Corporate cash plans: five questions to ask before making a purchase

Covering a wide variety of day-to-day healthcare needs, from dental and optical to physiotherapy and chiropractic, cash plans represent low cost policies for employers but enjoy high value among staff. In fact, independent research has revealed that they are now as popular as health insurance among UK workers.

Over recent years, cash plans have evolved, becoming increasingly flexible with sophisticated pricing models – and they can be customised to meet business needs like never before.

But what should HR managers or company executives consider when introducing a corporate scheme? PMI Health Group’s Mike Blake outlines five key questions they should ask before making a purchase.

1/ Why do I want to provide a cash plan?

The first question you should ask yourself is: “what do we hope a cash plan is going to achieve for us?”

Do you want it to make you more competitive in the employment market? If so, a cash plan can act as a valuable tool for staff recruitment and retention. For a low premium cost, it can have a high perceived value, enabling employees to claim more in benefit than you pay in premium.

Do you want to give employees a sense of wellbeing? A cash plan can deliver a feel good factor, improving morale and motivation.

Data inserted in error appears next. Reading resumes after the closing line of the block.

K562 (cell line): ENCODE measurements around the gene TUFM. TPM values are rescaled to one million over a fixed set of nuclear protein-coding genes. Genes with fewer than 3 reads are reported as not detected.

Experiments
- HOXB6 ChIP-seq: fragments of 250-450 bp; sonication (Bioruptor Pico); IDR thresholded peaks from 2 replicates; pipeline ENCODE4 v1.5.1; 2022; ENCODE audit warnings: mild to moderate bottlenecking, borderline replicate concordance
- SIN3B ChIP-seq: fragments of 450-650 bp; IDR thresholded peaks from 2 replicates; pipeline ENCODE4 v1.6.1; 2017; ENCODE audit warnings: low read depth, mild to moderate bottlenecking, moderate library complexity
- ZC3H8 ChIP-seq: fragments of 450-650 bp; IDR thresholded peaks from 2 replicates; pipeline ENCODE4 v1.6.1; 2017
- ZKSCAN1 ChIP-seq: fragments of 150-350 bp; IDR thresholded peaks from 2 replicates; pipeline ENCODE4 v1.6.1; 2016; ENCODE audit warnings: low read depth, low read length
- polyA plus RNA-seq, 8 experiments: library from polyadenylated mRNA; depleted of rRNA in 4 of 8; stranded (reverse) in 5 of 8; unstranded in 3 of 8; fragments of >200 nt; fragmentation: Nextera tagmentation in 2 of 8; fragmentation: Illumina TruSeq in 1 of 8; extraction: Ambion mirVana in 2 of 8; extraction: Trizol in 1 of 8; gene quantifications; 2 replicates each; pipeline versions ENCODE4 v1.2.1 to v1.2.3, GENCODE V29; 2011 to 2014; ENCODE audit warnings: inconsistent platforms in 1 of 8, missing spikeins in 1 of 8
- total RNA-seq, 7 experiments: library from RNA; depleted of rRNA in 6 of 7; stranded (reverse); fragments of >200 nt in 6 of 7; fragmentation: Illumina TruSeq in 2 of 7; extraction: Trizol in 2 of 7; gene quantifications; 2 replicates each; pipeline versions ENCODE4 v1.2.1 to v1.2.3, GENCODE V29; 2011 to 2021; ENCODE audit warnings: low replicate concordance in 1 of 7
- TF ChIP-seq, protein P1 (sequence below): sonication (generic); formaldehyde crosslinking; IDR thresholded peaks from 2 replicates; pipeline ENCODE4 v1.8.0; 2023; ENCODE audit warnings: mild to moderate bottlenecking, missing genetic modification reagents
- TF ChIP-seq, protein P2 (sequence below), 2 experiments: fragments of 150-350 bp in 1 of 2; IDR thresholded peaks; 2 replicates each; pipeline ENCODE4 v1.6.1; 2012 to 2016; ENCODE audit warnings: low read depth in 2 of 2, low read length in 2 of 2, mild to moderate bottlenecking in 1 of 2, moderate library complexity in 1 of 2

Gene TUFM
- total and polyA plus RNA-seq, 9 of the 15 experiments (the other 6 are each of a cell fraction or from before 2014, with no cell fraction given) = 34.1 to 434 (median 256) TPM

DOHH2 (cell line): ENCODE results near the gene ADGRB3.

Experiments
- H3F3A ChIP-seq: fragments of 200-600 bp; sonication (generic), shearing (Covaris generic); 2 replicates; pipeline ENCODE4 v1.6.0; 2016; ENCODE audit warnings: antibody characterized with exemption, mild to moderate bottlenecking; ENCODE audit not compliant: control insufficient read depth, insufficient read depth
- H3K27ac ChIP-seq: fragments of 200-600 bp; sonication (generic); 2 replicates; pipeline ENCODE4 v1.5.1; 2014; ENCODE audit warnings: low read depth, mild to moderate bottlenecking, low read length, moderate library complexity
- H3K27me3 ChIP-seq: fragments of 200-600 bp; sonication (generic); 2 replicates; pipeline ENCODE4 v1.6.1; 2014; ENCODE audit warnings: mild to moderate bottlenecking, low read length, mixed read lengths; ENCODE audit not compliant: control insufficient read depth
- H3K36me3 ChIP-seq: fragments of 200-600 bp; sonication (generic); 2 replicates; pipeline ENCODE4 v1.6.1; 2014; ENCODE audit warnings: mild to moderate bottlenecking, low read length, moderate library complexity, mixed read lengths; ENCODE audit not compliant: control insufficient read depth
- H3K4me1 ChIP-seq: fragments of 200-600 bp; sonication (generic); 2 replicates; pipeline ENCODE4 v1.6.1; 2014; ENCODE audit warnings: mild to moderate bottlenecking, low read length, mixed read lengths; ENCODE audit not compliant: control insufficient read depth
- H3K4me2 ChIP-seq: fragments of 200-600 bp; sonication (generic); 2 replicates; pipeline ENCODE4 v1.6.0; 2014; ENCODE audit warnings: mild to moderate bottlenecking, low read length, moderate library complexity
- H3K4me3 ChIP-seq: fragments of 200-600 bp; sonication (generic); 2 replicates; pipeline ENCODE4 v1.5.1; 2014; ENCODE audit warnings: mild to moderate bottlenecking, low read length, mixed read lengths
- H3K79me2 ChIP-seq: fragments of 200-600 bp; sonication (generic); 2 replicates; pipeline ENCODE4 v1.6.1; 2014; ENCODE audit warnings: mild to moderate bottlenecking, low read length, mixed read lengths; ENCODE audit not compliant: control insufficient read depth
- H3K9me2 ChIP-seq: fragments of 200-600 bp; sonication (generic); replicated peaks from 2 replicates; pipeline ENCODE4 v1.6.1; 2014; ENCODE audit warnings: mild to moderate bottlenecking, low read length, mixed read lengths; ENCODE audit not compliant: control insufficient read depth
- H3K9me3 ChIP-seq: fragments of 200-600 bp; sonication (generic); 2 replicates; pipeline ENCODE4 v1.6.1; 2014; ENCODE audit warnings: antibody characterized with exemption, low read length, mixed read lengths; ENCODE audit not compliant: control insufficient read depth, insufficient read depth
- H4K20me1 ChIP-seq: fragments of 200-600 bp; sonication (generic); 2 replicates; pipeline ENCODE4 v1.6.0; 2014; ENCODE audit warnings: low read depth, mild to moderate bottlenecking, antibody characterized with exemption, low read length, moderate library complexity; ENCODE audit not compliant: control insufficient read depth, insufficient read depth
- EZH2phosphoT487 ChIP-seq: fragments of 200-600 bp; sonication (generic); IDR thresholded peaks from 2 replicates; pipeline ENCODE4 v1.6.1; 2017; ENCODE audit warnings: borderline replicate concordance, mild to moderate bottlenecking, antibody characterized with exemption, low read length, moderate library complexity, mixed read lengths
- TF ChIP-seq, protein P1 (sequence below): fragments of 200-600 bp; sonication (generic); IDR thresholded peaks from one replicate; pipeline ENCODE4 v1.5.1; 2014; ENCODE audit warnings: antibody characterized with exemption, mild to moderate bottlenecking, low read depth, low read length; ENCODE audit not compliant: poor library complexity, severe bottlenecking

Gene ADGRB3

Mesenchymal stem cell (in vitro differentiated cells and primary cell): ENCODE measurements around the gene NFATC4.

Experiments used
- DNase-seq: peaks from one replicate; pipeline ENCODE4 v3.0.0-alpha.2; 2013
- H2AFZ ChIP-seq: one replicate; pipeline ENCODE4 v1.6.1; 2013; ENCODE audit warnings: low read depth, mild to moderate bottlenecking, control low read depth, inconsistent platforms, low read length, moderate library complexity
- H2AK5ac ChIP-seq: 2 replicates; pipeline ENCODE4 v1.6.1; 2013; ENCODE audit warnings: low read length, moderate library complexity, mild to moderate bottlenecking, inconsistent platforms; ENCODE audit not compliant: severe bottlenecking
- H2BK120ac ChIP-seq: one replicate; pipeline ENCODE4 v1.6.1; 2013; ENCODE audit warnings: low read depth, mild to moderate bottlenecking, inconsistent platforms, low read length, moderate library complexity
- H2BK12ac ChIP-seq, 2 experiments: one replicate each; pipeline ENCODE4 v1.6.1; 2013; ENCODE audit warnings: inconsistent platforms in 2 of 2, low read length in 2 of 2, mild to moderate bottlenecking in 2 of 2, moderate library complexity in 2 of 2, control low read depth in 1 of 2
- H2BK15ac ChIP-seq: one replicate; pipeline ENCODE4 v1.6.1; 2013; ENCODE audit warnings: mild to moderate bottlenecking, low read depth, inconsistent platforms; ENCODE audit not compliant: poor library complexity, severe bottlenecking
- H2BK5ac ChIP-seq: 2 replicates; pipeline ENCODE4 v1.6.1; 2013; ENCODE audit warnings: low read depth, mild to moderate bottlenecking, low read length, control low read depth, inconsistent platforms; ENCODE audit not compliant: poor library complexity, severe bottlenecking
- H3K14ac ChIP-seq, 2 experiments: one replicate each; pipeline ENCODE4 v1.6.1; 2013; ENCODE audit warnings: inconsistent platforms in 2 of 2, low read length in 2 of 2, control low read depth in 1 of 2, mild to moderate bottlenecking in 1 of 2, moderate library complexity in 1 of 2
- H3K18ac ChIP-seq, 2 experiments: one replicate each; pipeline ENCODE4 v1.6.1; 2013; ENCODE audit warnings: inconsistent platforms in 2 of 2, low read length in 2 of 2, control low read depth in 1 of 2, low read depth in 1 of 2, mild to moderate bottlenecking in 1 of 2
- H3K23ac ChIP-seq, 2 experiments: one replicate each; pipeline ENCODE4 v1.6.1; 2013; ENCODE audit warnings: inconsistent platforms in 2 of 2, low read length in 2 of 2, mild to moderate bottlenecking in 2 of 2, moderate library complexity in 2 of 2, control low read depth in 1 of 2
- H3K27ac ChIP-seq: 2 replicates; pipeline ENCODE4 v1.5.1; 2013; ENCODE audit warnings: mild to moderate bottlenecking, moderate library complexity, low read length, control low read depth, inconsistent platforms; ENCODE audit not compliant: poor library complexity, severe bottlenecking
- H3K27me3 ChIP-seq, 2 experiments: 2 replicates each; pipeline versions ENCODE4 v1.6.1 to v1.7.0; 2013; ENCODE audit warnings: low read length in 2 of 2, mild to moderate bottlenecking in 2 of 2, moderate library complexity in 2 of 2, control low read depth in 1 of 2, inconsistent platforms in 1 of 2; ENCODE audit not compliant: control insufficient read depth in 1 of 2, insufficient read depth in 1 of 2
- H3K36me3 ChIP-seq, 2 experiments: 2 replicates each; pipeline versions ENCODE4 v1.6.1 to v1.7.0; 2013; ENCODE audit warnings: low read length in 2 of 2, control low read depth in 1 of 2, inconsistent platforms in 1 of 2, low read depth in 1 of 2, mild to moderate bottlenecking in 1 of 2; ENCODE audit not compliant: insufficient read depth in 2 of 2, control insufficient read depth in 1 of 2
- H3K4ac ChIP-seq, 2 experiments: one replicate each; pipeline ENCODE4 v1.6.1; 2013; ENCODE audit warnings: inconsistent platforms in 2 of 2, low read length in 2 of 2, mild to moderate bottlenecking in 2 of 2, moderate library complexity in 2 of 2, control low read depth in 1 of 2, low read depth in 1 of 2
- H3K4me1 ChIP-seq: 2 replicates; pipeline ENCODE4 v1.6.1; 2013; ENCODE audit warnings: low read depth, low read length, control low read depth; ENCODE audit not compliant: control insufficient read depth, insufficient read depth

Do you want it to contribute to an absence, or healthcare, strategy? A cash plan’s dental benefit, for example, can encourage people to see the dentist regularly, reducing risks of dental problems developing into absence issues at a later date.

2/ What is my budget? How much do I want to spend?

Cash plans range in price depending upon the benefits offered. This allows businesses to select those benefits that will help them achieve their goals, and to set their budget accordingly.

Basic plans can cost as little as 75p per employee per week and will cover healthcare such as dental, optical and payments for time spent in hospital.

Stepping up to the next level, a range of other benefits become available from physiotherapy to alternative medicines and osteopathy, often covering chronic conditions that are not pre-existing.

High end cash plan can cost upwards of £10 per employee per week and offer benefits that can really play a key role in absence management, from high-tech scans and Cognitive Behavioural Therapy, to access to wellbeing websites and discounts for gym memberships.

3/ Will I pay the cash plan premiums or will my staff?

Cash plans are typically funded by employers through corporate schemes for their employees. Families can be included and they can be paid for by the employer or the employee.

Voluntary schemes can see staff paying for the plans themselves – but these schemes, which simply provide access to the benefit, tend to have a relatively low up-take. Employers may then have to arrange salary deduction for just a small number of people, unless the individuals are paying for it by direct debit. This administration cost should be balanced against the cost of including everyone on the scheme.

4/ How do I decide which policy best fits my needs?

When asking yourself this, you should consider what benefits are being offered. If you’re looking to reduce employee absence, does the cash plan offer appropriate wellness benefits, for example.